I just finished a class with Gabriel Biderman and Chris Nicholson from National Parks at Night about light painting and shooting black and white. Or as Vincent Versace would say, chromatic grey scale. To paraphrase Gabe, a lot of people shoot in color and only convert to black and white when the color photo doesn’t work. Usually I shoot black and white for a specific project or when a picture screams at me I need to be a black and white photo.
This was the last set of photos I took at our Sloss Furnaces workshop. I usually don’t think of taking pictures of star trails in the middle of a big city, but in this case the folks at Sloss were kind enough to shut off the lights for three days and allow us to do envision their historic landmark in a new way. This stack was about 38 photos and I finished just before dew fall. I really wondered about this, since I had been doing star trails up in Rocky Mountain Park with Chris, it was much darker up there so I was happy to see these results.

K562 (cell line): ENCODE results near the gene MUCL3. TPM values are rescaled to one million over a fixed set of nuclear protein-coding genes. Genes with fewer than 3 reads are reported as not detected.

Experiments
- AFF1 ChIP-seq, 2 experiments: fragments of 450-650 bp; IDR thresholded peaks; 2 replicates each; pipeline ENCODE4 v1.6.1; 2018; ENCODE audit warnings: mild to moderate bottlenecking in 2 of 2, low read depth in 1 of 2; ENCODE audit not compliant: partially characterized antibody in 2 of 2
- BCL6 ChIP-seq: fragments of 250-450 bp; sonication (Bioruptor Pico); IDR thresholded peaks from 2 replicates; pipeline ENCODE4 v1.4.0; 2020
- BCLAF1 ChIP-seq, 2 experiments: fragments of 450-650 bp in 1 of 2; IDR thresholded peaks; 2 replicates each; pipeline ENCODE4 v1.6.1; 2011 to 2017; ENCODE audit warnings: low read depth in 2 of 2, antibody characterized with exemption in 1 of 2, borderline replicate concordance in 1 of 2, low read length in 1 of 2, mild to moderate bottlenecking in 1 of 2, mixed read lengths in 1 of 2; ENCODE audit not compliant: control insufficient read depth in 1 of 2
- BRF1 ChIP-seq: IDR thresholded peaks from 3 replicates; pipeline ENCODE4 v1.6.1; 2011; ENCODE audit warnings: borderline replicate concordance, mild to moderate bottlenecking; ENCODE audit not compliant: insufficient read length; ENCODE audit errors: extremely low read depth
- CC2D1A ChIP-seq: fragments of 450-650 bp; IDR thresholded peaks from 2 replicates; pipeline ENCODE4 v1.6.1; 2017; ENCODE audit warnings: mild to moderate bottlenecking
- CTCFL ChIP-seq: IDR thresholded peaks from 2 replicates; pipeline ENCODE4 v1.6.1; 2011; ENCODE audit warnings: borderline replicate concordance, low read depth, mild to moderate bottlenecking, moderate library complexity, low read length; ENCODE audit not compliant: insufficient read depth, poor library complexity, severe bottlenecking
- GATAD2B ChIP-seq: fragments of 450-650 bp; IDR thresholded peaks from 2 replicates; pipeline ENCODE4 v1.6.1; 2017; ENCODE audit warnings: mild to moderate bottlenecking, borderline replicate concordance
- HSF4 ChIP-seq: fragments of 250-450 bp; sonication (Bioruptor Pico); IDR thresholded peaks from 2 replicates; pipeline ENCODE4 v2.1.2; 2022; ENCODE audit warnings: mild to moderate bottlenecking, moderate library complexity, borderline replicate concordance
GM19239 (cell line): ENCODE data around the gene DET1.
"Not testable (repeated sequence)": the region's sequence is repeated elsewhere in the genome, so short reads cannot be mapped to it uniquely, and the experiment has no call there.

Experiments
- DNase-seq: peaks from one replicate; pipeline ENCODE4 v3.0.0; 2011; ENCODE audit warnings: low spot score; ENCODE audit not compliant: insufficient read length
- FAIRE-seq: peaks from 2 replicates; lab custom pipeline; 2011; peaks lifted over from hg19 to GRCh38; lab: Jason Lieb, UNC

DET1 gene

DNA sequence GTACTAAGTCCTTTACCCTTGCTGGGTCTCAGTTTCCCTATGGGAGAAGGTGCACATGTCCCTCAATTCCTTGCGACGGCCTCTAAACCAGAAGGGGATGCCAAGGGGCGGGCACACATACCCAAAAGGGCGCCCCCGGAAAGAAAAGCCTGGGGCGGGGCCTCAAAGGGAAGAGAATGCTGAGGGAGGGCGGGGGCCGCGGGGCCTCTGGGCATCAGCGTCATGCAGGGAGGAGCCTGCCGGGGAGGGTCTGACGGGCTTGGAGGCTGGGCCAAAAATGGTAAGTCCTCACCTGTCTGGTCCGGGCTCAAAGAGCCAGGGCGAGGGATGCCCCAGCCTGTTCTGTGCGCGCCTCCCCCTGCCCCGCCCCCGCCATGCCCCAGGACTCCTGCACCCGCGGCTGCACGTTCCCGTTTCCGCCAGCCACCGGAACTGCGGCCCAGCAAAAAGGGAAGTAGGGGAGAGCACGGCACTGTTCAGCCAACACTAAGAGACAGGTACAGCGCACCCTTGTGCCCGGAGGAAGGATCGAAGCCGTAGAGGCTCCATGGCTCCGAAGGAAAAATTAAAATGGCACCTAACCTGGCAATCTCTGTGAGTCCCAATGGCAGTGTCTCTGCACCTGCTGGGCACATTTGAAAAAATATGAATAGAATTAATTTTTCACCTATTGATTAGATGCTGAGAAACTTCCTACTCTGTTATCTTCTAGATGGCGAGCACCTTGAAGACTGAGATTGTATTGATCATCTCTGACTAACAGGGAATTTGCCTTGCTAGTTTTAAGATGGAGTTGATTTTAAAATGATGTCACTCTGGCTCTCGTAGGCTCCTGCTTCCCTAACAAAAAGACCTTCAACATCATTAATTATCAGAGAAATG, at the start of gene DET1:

Ty from Sloss Furnaces gave us all a special tour when we started which added so much more to the experience. Ty mentioned that the Birmingham administration put funding the museum/furnaces to a vote. The vote was 100% in favor and they dedicated 3 million dollars. There are about 10,000 students that tour the facility on a yearly basis. In our case having Ty explain what these buildings and machinery contained within, helped us understand what we were photographing.
Not only is this interesting from the point of view of being a historian or technologist, but Sloss furnaces has an arts program that’s going strong. Being made of pig iron, their pieces are a little heavy.